Wednesday, August 28, 2013

Industry/Code Blogs to Follow

Spent August pushing some big projects out the door, and continuing work in trying to earn my place as a premiere industrial/economic commentator.  And to keep it from being too easy, a few blogs have recently come across my feeds to keep me on my toes.

Unforgiven Storm at The Lazy Pilot

Though he's been contributing work for a while, I only recently found this blog thanks to some cross promotion from Poetic Stanziel.  Frankly, all the code I keep talking about, this guy is delivering on.  His recent release of EVE Reactor, a reaction planner/tracker like I had dreamed of last fall, and running his own "Reasonable Things: Industry edition".  

If you're in to some of the more technical work and 3rd party dev stuff like Fuzzwork, K162space, and DRK, I'd definitely add this blog to the watch list.  Furthermore, it looks like he's working on another CSM run.  Seeing as I am weighing my own run for the next CSM, it might be worth getting in touch with all the #devfleet guys to coordinate some sort of Industrial Ticket... like how the WH candidates organize their block.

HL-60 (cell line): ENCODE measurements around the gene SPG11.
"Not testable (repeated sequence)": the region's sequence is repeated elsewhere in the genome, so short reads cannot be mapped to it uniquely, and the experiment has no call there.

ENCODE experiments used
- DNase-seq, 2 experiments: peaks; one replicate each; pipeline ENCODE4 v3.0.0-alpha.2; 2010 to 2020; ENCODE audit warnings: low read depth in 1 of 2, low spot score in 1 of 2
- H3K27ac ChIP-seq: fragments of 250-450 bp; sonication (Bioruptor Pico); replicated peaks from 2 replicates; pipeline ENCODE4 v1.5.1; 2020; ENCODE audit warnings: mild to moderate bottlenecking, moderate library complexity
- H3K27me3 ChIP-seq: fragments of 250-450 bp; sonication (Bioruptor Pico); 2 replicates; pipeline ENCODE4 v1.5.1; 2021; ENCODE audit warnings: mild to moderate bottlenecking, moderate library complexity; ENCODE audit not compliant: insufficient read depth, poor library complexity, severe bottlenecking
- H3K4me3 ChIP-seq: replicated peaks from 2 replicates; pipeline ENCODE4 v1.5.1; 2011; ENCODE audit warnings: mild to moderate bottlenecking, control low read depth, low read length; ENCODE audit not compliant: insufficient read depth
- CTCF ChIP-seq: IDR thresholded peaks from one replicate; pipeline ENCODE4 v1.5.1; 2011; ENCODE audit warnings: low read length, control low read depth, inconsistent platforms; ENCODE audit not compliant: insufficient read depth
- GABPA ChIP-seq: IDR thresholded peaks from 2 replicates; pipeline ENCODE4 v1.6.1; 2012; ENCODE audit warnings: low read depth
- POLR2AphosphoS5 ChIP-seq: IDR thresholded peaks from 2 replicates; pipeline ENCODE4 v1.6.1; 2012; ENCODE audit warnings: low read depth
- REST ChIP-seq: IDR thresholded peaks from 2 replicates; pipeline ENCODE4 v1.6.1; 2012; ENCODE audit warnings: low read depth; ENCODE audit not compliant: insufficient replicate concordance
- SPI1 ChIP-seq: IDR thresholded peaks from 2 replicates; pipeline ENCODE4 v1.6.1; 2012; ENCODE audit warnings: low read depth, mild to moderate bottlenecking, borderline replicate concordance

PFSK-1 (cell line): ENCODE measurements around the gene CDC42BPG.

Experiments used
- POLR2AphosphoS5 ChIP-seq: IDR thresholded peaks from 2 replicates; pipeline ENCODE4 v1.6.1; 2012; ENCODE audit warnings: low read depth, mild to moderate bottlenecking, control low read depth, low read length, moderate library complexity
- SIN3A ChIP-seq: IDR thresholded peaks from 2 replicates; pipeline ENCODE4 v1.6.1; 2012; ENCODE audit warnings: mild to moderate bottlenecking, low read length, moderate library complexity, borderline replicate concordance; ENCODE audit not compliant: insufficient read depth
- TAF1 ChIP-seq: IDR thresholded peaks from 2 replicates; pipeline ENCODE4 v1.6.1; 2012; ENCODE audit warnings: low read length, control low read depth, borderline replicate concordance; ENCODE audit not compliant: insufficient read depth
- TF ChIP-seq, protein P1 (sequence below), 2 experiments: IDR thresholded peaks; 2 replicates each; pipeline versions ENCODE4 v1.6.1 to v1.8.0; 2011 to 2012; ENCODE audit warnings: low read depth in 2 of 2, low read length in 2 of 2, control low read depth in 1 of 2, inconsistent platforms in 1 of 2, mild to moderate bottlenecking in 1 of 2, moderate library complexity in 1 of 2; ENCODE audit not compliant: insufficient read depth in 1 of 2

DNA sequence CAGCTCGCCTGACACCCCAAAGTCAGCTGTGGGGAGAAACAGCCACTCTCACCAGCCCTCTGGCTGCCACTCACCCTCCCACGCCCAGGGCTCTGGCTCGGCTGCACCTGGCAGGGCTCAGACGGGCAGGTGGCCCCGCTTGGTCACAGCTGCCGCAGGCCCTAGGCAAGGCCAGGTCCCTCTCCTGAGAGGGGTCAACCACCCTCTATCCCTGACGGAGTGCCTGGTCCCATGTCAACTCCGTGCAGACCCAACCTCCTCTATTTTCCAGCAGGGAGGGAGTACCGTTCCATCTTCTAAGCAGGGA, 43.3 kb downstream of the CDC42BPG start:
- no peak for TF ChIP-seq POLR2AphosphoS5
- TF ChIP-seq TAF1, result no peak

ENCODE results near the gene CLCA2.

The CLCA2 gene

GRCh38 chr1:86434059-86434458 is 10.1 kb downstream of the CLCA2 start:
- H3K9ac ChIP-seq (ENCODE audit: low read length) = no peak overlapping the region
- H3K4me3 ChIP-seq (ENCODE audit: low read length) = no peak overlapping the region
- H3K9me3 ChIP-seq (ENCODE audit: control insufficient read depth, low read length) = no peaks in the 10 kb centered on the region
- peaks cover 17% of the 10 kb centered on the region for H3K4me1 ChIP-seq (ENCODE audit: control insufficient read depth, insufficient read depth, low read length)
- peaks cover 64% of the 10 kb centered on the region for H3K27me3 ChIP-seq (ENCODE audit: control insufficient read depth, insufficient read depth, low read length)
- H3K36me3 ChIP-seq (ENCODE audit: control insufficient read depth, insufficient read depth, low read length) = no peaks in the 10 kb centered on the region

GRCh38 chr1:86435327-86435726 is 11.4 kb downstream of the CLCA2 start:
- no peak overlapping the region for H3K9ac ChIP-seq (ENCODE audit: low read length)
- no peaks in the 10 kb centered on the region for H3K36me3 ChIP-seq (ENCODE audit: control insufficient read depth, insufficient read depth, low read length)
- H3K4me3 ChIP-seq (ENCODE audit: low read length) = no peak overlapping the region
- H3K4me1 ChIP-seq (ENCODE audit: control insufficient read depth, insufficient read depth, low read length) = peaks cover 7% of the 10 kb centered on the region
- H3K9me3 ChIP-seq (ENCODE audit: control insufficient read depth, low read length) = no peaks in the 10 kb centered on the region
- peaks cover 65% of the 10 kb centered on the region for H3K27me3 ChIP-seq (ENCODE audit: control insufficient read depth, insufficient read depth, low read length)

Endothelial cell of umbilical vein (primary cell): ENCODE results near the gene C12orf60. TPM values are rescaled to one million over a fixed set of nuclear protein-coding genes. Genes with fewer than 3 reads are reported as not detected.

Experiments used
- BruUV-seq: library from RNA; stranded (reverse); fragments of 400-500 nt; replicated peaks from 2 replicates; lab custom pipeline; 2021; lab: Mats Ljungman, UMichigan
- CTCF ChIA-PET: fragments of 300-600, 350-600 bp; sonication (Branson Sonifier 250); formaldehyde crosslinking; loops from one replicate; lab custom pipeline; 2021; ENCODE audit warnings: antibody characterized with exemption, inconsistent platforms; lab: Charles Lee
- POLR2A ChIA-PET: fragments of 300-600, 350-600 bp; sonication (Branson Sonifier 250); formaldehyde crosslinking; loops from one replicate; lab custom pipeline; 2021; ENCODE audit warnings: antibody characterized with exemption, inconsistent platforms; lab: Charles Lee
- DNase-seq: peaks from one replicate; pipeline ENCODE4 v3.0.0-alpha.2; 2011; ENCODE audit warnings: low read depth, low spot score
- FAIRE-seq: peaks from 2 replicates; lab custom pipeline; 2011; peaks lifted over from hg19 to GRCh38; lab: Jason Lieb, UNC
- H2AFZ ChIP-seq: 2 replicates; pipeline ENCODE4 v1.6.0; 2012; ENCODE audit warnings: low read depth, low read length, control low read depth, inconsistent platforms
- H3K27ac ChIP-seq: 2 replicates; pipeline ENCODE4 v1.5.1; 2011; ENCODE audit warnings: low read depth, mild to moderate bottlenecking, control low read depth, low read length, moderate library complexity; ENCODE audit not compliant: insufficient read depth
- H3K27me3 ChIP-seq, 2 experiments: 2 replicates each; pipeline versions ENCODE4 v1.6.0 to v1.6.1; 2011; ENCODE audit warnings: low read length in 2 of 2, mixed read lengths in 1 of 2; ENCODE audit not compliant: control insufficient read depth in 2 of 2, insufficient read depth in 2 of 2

Varkoh's Finance - Markets - Trading Blog

It's no secret that I'm a pretty bad trader, and though there are some interesting trade blogs (marketsforISK and A Scientist's Life in EVE are my favorites), Varkoh really steps up the game and brings a real life commodity trader's eye and tools to the game.  He currently has a really great speculators guide to the current Caldari Ice Interdiction.  His trader eye is really a cut above a lot of the MMO-trader amateur's.  

He also publishes trader tools, but I haven't had a good chance to really dig into them.  Also, without understanding the real life trading tools/mindset I need to do some more learning.  But Varkoh does a really excellent job walking through the thought process in explaining his results/expectations.

Valkrr's Industrial Journal

Last, but not least, Valkrr's blog is an interesting one.  He shares his dev work and findings rather raw on his blog.  Also, he's a real life friend, actively trolling me to get away from constantly using gdoc as a crutch and make some real code.  Having spent years in big-data processing, he really has a technician's eye for getting down and dirty with the data.  I hope he starts publishing some of his work more publicly, because it's the kind of no-nonsense code I really connect with.

The reason I enjoy his blog is that he's a great counterbalance when I start becoming too elitist jerk about my industrial advice.  He's living the "start from zero" industry program.  He's also a great counterbalance on analyzing data from second angles.  I hope to incorporate some of his work in my own tools as we share back-and-forth.